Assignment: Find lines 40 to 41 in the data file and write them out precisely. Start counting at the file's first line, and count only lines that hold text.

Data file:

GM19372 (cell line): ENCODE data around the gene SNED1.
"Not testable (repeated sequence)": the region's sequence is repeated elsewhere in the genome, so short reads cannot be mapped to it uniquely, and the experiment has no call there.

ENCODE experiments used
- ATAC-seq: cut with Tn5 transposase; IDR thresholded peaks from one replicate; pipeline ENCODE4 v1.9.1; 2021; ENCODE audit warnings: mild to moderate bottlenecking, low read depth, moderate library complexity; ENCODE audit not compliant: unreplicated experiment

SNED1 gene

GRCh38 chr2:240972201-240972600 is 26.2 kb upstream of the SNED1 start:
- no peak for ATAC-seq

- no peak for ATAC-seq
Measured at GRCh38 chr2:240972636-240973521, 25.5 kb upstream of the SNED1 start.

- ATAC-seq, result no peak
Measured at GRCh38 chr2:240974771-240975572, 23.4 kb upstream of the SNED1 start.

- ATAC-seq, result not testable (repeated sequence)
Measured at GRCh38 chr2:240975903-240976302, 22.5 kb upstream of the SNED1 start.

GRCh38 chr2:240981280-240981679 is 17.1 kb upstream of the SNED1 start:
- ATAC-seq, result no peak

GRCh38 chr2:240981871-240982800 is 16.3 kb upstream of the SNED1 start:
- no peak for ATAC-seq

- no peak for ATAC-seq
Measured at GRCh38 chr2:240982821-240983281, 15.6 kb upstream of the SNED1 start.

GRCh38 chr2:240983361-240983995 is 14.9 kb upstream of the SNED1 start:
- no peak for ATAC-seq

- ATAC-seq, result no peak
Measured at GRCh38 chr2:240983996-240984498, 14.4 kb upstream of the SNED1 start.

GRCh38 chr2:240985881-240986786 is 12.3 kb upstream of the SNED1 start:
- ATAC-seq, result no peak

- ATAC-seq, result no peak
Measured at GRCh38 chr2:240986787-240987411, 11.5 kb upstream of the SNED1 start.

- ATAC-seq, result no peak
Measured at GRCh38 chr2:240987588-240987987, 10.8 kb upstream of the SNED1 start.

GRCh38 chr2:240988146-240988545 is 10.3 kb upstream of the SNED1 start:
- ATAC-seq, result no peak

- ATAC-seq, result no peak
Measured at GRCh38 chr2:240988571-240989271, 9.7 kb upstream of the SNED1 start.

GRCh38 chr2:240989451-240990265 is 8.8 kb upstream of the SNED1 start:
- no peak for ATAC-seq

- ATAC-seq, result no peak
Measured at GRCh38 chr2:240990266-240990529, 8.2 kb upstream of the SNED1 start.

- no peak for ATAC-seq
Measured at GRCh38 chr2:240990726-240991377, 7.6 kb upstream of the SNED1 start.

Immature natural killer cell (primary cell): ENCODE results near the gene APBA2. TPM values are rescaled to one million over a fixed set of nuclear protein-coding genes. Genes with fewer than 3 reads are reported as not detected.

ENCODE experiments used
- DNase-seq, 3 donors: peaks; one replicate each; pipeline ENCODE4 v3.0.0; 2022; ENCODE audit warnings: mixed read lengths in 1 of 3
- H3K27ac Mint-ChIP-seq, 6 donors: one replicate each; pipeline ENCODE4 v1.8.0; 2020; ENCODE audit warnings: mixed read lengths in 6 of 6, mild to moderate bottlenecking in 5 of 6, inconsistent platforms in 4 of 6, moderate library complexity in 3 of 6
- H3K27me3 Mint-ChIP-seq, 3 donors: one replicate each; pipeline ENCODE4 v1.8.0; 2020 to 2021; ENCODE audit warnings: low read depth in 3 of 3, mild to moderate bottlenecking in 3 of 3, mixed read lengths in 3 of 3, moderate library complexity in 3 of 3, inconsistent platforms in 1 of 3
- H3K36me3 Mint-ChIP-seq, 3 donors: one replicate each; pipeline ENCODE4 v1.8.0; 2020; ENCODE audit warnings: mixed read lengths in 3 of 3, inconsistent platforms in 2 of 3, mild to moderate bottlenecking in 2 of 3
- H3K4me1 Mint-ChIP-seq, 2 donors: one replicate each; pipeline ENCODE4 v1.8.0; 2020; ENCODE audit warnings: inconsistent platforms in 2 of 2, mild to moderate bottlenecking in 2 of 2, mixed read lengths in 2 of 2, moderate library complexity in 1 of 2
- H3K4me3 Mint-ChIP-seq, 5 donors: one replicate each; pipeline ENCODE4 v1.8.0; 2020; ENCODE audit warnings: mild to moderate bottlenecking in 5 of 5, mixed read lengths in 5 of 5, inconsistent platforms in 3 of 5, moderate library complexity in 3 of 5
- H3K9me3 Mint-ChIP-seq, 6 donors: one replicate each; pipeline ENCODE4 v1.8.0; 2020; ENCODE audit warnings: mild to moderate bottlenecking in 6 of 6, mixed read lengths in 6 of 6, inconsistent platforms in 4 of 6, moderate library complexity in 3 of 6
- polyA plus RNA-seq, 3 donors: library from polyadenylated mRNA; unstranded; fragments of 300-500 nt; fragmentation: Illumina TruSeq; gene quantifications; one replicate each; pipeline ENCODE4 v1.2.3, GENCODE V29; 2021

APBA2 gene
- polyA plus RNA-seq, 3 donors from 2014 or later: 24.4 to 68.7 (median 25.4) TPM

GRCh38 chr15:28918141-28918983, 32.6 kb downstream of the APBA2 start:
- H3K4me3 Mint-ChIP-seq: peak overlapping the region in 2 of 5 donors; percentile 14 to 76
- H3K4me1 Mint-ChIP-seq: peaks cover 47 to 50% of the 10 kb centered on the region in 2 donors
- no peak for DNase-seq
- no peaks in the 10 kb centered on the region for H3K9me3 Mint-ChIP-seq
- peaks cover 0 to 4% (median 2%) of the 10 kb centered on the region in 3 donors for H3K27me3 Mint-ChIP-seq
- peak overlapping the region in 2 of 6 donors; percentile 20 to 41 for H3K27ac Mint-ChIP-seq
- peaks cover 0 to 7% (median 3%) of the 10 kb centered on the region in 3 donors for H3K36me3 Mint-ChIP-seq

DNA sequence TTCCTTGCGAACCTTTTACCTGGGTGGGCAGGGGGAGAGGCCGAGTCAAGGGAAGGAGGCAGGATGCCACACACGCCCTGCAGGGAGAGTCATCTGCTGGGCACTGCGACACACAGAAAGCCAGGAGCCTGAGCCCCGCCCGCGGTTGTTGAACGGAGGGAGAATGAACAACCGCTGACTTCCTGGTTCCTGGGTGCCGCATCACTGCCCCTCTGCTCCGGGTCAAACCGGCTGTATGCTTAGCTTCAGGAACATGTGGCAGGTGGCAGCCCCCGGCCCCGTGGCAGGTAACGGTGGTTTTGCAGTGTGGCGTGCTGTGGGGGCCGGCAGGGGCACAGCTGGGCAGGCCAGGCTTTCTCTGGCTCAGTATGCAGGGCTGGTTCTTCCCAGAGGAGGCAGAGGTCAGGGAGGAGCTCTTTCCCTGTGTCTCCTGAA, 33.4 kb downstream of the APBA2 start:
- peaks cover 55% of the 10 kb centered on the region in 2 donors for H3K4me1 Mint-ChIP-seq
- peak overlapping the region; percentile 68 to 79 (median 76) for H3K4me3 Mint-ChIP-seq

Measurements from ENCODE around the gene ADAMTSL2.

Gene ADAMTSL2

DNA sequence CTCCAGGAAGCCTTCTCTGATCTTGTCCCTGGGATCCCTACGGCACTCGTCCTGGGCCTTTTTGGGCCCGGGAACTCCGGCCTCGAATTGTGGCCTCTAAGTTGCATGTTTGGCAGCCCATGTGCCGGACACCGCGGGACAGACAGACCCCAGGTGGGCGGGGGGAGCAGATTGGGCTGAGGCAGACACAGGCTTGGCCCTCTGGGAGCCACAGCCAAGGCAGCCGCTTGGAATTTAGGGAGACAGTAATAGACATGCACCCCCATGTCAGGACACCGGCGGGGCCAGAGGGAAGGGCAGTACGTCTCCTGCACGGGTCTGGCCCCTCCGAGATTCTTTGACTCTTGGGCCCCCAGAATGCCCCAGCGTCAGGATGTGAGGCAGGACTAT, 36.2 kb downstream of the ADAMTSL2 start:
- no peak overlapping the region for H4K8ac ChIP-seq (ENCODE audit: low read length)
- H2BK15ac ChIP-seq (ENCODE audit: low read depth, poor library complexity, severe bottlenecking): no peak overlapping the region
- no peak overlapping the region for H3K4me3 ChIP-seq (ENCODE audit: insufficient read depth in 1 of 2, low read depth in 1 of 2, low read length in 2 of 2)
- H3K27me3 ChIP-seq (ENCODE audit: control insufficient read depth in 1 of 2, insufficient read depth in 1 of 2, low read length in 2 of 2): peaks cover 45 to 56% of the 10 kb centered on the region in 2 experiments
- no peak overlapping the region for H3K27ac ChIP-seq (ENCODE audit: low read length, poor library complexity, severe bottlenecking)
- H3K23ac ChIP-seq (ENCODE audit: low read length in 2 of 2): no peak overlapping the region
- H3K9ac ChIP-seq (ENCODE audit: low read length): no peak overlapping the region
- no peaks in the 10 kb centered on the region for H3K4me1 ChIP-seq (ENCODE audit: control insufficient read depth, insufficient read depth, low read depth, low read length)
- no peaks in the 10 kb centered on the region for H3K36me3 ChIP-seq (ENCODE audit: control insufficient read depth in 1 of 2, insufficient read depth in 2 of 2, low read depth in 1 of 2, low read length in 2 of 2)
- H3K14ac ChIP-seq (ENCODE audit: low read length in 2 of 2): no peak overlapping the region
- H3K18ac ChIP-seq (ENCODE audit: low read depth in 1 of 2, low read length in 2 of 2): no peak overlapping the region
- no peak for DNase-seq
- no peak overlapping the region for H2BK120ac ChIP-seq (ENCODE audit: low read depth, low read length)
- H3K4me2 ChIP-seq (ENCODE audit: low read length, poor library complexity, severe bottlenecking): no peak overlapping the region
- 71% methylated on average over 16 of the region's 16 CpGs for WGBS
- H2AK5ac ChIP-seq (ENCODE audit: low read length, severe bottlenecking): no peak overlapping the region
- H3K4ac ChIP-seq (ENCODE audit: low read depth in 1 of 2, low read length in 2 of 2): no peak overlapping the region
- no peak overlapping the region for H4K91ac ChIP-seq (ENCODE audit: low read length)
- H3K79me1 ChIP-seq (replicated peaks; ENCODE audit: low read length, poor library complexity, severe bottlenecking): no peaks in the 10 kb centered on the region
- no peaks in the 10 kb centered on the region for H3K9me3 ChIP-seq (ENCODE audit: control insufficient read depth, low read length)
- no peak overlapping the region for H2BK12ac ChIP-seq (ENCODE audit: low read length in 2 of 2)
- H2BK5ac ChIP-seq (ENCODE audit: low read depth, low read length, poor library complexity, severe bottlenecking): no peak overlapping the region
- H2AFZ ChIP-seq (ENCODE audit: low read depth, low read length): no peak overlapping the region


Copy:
Immature natural killer cell (primary cell): ENCODE results near the gene APBA2. TPM values are rescaled to one million over a fixed set of nuclear protein-coding genes. Genes with fewer than 3 reads are reported as not detected.

ENCODE experiments used